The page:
Halloween has definitely changed over the years from monsters and scary masks to fairy princesses. When I was a child it all seemed more frightening. I remember going door to door and then watching the old black and white Frankenstein movie after getting back from trick or treating. It was petrifying as Doctor Frankenstein creates a creature out of various body parts and then sends some electricity through a couple of bolts in its neck. As lightening cracks and thunder roars, the monster slowly moves its hand as the good doctor, clearly insane, starts screaming “It’s alive”.
It all seems logical enough. Take various parts, sew them all together, add some power and voila you have a functioning creature.
At first blush this is the impression you can get when you think about a roped hydraulic elevator. A strange amalgamation of a hydraulic elevator system, sheaves and ropes. Just turn on the juice and “It’s alive!” On the surface it makes no sense. Hydraulic elevatorswork just fine and so do traction elevators with all their ropes. The pairing of cables with pistons however, is not the creation of a mad scientist in a castle somewhere in pastoral Germany. It is a system that has some benefits to consider when determining the best option when replacing or installing an elevator.
How does it work? Instead of the top of the piston or pistons being directly connected to the sling (the frame that holds the elevator car), it has a sheave or pulley wheel mounted at the top of the jack, above the car. As the jack is raised and lowered the sheave goes up and down. A rope or heavy braided cable attaches to the car, goes over the sheave and then is anchored to the hoistway below the lowest level of the piston.
There are clear benefits to this type of elevator, the most important being the 2:1 ratio of car to jack movement created by the use of sheaves and ropes. The 2:1 ratio gives a greater range of travel and allows for a shorter jack. Because the jack(s) can be shorter, greater travel distance can be achieved without going to an in-ground jack with its associated drilling costs.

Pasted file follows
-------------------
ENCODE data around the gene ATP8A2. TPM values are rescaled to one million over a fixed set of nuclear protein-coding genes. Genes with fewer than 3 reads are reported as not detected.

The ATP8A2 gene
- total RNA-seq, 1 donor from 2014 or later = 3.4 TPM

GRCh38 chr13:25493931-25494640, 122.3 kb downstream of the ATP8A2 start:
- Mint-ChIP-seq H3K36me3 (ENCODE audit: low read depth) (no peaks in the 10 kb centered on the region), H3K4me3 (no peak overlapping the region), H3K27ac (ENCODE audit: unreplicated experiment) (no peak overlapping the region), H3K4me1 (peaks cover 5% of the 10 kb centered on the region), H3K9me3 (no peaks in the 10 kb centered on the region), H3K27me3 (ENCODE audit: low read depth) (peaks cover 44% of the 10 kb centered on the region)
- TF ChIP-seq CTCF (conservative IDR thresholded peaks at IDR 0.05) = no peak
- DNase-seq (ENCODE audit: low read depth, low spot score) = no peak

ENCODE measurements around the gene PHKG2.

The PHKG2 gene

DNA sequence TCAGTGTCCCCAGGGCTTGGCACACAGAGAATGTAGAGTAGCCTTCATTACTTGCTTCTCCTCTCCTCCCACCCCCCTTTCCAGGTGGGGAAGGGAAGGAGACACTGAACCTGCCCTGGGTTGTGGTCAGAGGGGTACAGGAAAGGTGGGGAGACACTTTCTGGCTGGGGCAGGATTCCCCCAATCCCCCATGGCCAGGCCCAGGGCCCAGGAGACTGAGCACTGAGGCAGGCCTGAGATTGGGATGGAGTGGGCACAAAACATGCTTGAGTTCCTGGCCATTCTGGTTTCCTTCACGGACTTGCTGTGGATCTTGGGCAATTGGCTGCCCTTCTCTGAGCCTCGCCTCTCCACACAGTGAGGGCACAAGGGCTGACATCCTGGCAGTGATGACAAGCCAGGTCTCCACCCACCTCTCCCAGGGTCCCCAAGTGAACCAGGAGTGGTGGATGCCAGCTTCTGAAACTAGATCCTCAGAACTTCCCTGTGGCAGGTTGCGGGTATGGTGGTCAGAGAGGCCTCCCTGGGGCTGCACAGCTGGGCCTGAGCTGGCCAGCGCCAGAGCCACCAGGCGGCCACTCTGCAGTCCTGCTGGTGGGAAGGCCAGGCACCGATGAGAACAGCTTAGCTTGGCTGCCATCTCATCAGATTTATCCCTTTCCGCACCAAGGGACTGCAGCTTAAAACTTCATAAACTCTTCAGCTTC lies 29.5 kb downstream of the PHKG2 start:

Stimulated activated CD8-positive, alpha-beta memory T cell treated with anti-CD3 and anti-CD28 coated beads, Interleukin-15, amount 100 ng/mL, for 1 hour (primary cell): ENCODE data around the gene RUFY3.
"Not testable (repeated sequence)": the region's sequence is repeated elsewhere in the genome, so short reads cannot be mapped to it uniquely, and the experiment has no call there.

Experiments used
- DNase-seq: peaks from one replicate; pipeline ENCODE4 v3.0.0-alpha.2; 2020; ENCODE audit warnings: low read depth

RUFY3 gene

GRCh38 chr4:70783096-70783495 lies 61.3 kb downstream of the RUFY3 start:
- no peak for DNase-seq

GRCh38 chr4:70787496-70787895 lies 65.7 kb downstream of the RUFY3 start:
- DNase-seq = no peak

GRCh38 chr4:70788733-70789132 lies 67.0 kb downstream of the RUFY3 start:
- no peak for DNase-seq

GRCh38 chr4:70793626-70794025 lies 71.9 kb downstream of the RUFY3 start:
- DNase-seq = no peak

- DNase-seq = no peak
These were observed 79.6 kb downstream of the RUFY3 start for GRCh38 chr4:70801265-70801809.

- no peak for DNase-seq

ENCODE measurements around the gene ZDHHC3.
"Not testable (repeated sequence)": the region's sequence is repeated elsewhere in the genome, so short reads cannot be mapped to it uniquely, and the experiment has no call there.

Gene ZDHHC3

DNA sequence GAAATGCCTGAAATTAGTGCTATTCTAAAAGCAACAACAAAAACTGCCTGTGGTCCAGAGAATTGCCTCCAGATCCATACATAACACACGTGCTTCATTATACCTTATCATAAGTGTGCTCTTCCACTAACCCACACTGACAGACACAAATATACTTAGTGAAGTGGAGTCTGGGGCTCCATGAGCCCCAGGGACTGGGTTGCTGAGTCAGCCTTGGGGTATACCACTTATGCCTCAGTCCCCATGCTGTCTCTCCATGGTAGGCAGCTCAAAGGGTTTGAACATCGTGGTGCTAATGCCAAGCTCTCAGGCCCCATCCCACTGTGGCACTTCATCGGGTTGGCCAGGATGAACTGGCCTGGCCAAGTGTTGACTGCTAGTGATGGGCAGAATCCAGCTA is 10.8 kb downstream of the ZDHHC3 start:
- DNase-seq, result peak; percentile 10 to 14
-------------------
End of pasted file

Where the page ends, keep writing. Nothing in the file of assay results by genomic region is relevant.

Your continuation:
The travel speed is comparable to a hydraulic elevator at 200 feet per minute, but the travel distance can easily be over 80 feet as the ropes double the effective length of the jacks.
The downside includes the obvious: with both a hydraulic unit and ropes to attend to, they are more costly to maintain and as there are more parts, including sheaves, ropes and guiderails, they can be more costly to install than direct hydraulic elevators. However, they are still less complex and less expensive than traction elevators.
The decision as with all elevator types is, does it make most sense based upon the use of the building, the total travel needed and the overall budget for the project. This unnatural creature seems to have a limited niche, typically installed in mid-rise buildings (7-10 stories). And in this travel range most of the bigger elevator companies are moving away from this type of conveyance and pushing machine roomless elevators instead.
However, just because Bigg Elevator doesn’t offer roped hydraulic elevators doesn’t mean that they shouldn’t be considered and they will likely be around for quite a long time to come. After all, as Frankenstein taught us, it’s hard to kill a monster.